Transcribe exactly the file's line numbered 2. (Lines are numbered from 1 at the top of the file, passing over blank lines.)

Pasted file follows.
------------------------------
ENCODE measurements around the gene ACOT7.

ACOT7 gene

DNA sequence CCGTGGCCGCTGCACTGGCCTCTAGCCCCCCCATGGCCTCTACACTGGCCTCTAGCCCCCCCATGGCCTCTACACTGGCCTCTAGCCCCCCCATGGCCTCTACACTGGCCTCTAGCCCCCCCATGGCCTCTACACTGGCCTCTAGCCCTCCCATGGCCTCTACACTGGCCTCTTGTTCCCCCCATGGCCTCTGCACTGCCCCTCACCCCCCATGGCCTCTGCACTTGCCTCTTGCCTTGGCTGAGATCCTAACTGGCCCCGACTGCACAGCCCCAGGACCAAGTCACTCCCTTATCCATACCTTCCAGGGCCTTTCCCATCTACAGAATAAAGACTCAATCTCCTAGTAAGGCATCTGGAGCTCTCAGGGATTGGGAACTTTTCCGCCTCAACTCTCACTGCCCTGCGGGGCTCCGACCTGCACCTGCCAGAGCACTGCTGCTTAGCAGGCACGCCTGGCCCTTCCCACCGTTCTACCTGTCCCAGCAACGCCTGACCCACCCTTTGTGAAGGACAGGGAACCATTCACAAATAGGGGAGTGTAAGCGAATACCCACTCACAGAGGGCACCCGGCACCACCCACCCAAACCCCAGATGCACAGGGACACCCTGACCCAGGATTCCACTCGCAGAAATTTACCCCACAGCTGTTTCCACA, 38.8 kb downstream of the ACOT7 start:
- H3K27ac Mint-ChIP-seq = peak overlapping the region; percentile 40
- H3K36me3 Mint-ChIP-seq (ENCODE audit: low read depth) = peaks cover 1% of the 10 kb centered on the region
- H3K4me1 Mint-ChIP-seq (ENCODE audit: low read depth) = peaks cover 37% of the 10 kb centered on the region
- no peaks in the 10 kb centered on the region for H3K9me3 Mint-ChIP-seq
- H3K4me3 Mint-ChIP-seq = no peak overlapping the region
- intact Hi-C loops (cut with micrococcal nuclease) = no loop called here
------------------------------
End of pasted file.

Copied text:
ACOT7 gene